There are some characters in this episode that have some interesting facial features. Michael J. Pollard as Jahn has a continuous weird, smirking, babyfaced look throughout the episode. It shows an obvious hint that he is up to no good, based on his limited (in Earth years) maturity. He grows to respect Miri’s authority after – due to Kirk’s support - she is able to take charge. I would see the actor, Pollard, in other television shows and movies such as in the 1988-1992 series Superboy (where he portrays Mister Mxyzptlk) and in 1990’s Dick Tracy where he portrays the character Bug Bailey, a police officer spying on Al Pacino’s ‘Big Boy Al Caprice.’**Another character is an individual who seems to instigate violence with his continuous ‘Bonk! Bonk!,’ which leads to the beating that Kirk gets towards the climax of the episode. I describe him as ‘the missing link’ because - hey - he does have strong simian features and he wasn’t one of my favorite characters in this episode. One can liken 'the missing link' to those 'other’ apes from Stanley Kubrick’s 2001: A Space Odyssey that also were prone to violence. For instance, while the apes of 2001 had bones for their clubs, the 'the missing link' has his a wooden club - if memory serves correctly. Like those apes from Kubrick’s film, the child also needs ‘direction’ from those who come from the literal heavens, those who – or should be – more experienced in the potential of humanoid beings.

Other random observations I've had: This particular episode shares a bit that carries over into the 24th century, which is the captain on the bridge relating departing orders to his XO, and the XO relating those same orders to the helm. Also, John Farrell (portrayed by Jim Goodwin) from ‘Mudd’s Women’ returns to the navigation chair, but absent are Uhura, Scotty, and Sulu.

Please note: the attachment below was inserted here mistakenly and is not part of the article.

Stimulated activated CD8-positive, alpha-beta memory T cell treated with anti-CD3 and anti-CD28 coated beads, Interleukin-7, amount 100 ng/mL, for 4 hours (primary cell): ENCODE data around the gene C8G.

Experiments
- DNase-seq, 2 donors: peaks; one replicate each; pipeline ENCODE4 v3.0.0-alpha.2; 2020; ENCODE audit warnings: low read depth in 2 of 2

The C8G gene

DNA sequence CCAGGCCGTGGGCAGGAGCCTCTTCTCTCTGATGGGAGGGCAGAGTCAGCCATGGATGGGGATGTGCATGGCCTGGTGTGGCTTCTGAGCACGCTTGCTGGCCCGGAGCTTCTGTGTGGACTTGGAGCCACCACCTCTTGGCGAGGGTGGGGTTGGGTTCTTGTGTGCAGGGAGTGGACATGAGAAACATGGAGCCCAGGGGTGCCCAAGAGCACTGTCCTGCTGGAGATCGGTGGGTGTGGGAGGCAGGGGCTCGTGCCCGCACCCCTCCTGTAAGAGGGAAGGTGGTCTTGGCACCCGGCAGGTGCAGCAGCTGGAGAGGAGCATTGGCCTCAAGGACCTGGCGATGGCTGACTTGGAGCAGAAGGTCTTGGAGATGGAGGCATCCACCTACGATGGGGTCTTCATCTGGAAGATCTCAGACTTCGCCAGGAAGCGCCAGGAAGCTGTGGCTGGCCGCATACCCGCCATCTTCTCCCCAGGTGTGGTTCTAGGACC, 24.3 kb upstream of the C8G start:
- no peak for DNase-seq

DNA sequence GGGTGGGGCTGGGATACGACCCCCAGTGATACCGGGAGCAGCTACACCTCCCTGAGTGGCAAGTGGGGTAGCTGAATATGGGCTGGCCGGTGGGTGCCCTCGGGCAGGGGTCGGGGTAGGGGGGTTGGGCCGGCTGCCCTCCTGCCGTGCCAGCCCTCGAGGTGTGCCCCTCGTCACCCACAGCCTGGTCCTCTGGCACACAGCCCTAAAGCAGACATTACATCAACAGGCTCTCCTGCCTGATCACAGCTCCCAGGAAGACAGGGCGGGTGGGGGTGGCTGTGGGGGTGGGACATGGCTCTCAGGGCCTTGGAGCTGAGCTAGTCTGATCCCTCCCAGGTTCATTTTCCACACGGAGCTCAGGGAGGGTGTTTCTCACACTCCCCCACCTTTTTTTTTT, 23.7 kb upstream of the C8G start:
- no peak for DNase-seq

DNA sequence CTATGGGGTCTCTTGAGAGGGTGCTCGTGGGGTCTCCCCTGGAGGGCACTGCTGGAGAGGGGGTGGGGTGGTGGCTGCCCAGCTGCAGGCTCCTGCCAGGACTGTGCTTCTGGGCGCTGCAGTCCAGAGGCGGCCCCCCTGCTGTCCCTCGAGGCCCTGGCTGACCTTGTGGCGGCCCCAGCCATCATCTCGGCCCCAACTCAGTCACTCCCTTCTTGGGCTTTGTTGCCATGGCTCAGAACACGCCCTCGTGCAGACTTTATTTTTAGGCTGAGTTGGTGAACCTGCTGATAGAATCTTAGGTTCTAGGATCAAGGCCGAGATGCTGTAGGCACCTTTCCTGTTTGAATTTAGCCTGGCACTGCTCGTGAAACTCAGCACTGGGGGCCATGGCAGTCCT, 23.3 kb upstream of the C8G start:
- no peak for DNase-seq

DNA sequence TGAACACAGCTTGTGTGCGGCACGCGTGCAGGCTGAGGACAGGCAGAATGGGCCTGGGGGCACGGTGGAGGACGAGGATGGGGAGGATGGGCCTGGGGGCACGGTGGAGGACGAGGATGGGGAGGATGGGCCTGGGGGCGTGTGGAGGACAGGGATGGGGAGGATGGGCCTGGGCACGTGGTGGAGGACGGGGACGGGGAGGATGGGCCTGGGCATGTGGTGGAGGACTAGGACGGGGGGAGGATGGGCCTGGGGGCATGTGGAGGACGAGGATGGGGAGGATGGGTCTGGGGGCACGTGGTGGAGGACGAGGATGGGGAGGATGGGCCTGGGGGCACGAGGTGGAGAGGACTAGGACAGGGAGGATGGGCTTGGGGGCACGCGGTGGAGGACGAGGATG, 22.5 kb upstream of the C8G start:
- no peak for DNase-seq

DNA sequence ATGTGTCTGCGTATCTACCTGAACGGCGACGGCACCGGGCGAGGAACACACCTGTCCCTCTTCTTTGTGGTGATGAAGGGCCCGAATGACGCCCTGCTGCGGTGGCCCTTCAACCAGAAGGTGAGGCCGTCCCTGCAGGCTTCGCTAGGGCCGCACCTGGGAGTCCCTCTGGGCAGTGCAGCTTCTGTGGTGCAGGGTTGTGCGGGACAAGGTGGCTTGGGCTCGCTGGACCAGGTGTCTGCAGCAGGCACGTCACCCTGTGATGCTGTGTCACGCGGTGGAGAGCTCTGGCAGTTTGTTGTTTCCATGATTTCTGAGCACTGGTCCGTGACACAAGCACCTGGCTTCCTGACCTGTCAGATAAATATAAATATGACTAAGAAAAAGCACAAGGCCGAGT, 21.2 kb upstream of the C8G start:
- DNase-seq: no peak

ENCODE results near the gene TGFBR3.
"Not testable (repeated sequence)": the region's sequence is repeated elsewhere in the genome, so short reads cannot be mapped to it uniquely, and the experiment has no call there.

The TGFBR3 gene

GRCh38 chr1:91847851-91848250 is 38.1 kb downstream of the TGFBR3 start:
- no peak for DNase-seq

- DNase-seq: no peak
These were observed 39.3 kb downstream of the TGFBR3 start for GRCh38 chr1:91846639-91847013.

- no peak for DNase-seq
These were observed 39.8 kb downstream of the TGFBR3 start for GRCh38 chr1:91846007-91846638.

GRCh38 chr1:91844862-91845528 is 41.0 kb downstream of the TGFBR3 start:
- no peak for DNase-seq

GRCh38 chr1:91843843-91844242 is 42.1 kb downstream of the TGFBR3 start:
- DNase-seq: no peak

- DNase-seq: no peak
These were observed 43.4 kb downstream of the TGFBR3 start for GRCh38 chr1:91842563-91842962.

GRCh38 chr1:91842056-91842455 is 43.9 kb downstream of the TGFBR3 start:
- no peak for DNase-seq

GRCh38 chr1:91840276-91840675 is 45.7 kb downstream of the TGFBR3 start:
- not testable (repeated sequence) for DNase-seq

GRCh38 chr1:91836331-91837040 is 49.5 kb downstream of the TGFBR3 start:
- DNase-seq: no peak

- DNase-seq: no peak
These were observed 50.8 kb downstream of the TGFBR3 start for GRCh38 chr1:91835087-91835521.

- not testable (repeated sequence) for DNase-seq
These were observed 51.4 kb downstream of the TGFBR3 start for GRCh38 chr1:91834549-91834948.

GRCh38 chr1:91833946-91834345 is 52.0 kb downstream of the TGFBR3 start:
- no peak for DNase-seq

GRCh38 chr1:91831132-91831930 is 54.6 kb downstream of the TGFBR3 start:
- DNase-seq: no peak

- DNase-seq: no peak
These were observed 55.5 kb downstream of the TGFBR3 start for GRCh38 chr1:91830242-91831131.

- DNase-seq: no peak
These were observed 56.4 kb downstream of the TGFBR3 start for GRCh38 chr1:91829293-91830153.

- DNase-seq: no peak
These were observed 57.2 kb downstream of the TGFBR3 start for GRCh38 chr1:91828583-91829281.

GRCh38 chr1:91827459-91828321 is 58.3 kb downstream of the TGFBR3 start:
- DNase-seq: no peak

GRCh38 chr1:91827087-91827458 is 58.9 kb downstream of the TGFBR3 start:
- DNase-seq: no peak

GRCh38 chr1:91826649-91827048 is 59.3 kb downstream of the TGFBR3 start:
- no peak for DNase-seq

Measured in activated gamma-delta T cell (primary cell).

Now, some of these classic episodes are hurt by ‘cheese’ that turns up every now and then. One scene in particular is when Kirk is trying to appeal to the children, or the ‘onlies.’ He pleads, ‘No blahblahblah’ - slang for someone who is saying nothing of importance. This cheese is followed by the aforementioned beating of Kirk by the ‘onlies’ who have little patience, and find their interactions with Kirk and crew as a minor game. Interestingly, this ‘cheese’ comes after a minor epic bit where Kirk initially walks into the classroom to get a tied up Janice, the Star Trek fanfare plays. Speaking of Janice…

Janice Rand is not a strong character here. Arguably, she is not necessarily a strong character overall in the series, just a character who pines (no pun intended) for Captain Kirk. As aforementioned, she gets tied up at one point in this episode, and during another scene laments that Kirk hasn’t previously noticed her legs.

Lastly, Kirk goes against the ‘Star Trek’ idea of diplomacy in this episode, which is to extend the hand of friendship rather than use violence when initiating first contact. He immediately hits one of the plagued inhabitants before he even knows why the being actually attacked. I can side with Kirk using force here, because there possibly could have been a causality on his side if he hesitated or decided to talk rather than act. Hence, his actions were very…human.

Score:
This was a serviceable, straightforward episode. Not too deep, but not as bad as I remember it. I give it 3.4 out of 5.


**Michael J. Pollard was also in the late 1960s film Bonnie and Clyde with Warren Beatty and Faye Dunaway!


Next Up:
The Conscience of the King
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Last edited by Joel_Kirk; December 4 2013 at 04:25 PM.